Kotzebue Summer Science Camp and Interpretive ProgramsWestern Arctic National Parklands offered a beloved science camp, Camp Willow, for the 10th summer in a row! Camp Willow is for underserved Native Alaskan youth ages 10-15, and it continues to grow in popularity. During the camp, students worked alongside park rangers to learn what it takes to be a field biologist. This year, the students enjoyed learning about how researchers study voles while picking the bountiful berries on the tundra. In addition to Camp Willow, the park was able to offer more than 70 community programs this year including films, workshops, demonstrations, research presentations, and weekly kids programs. These programs cumulatively served over 1,600 participants.
Environmental Education Internship in Alaska’s Copper River ValleyThe Wrangell Institute for Science and Environment welcomed Matt Roman, a student a Columbia University, as our Science and Environmental Intern. Matt worked on planning, logistics, and implementation for 8 day hikes, two science camps, a summer-long outdoor leadership course for teens, and many other programs. The intern serves as a mentor and role model for youth, giving them a glimpse of possible paths for their future. Our intern came straight from New York City, so the chance to share Alaska’s public lands and see them through his eyes was a lesson in appreciation. An avid photographer, the intern captured many great moments through the summer, and worked on outreach through our website and social media.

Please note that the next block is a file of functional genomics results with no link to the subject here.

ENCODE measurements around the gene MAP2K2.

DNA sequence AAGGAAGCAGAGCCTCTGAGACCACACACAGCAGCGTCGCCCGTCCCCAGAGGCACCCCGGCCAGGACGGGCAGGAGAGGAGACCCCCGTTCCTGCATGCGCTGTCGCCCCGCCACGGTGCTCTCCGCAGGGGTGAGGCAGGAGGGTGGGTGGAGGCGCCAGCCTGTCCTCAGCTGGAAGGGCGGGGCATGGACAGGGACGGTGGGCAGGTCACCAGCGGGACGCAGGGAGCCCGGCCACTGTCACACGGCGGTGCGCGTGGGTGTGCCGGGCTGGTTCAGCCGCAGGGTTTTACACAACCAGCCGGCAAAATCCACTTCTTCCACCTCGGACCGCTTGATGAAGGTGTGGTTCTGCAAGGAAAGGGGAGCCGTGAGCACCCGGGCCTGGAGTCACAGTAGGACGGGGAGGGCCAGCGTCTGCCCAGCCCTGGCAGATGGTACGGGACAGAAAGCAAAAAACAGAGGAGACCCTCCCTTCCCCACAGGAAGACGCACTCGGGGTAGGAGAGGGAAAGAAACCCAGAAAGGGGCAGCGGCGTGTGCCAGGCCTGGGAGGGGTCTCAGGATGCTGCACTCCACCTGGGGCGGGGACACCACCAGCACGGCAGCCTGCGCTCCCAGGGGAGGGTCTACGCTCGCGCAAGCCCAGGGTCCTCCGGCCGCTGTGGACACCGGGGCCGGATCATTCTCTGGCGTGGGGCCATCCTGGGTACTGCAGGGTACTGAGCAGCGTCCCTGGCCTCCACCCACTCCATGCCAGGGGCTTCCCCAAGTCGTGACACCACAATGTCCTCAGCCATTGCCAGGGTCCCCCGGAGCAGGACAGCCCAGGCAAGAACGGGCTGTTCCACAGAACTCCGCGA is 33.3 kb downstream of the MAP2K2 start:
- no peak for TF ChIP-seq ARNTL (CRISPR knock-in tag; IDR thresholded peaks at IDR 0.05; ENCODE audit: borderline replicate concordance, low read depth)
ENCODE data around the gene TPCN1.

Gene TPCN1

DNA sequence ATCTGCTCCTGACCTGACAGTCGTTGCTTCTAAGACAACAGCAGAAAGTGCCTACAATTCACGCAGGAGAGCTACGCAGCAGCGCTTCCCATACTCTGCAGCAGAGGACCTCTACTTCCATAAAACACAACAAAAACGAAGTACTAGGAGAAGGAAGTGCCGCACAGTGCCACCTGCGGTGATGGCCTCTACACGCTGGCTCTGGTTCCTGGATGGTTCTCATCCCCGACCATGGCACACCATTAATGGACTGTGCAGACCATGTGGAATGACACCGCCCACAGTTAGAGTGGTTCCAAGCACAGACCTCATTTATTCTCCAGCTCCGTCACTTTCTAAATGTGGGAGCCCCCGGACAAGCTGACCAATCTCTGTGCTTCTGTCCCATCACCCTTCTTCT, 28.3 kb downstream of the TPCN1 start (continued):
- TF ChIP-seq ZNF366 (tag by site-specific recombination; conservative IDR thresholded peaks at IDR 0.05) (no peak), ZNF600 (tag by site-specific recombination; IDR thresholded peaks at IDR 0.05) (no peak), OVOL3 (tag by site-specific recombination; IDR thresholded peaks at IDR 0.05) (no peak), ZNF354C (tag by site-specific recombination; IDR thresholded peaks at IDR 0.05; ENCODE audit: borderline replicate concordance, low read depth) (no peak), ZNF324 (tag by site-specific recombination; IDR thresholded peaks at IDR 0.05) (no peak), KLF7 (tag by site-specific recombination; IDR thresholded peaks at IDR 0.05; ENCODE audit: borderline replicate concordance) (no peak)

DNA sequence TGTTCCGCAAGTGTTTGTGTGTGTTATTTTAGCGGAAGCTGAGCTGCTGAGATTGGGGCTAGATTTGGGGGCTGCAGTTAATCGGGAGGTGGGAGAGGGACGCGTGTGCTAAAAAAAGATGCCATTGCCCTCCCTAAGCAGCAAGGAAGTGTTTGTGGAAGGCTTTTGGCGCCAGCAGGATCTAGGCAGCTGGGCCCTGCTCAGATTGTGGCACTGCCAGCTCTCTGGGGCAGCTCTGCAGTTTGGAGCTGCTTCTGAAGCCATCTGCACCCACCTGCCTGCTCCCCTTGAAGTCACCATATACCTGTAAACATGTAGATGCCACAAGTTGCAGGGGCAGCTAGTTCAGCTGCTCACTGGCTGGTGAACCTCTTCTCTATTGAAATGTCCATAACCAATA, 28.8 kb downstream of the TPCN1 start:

Science Camps in Wrangell-St. Elias National ParkIn the Copper River Valley, Wrangell Institute for Science and Environment guided local youth towards stewardship ethics and careers in science with two science camps, Aquatic Ecology and Geology. During the Geology program ten teens backpacked near the Root Glacier in McCarthy, experiencing the thrill of hearing it grind and learning about the dynamic forces which have shaped the landscape. During the Aquatic Ecology program, ten youth spend three days exploring the aquatic world at Silver Lake, learning about macroinvertebrates, canoe safety, and getting an evening visit from a local beaver. Grant funds allowed us to develop comprehensive lessons and work plans, making them easier to use and share with other educators statewide.
Writing-in-the-Woods Camp in FairbanksWriting in the Woods is a week-long, nature journaling day camp for urban, elementary-aged students from the Fairbanks metropolitan area. The program fosters connections between youth and the natural world, cultivates science literacy, and reinforces academic skills and knowledge through nature journaling. During field trips to nearby natural areas, participants explored a variety of interior Alaska ecosystems and plant community types with National Park Service and partner educators. Activities included hikes, scientific inquiry activities, group and individual journaling sessions, instruction in Leave No Trace ethics and outdoor safety, nature-based games, and unstructured exploration. After the program, campers shared their experiences with their families, community members, and out-of-state visitors by displaying their work at the Morris Thompson Cultural Center.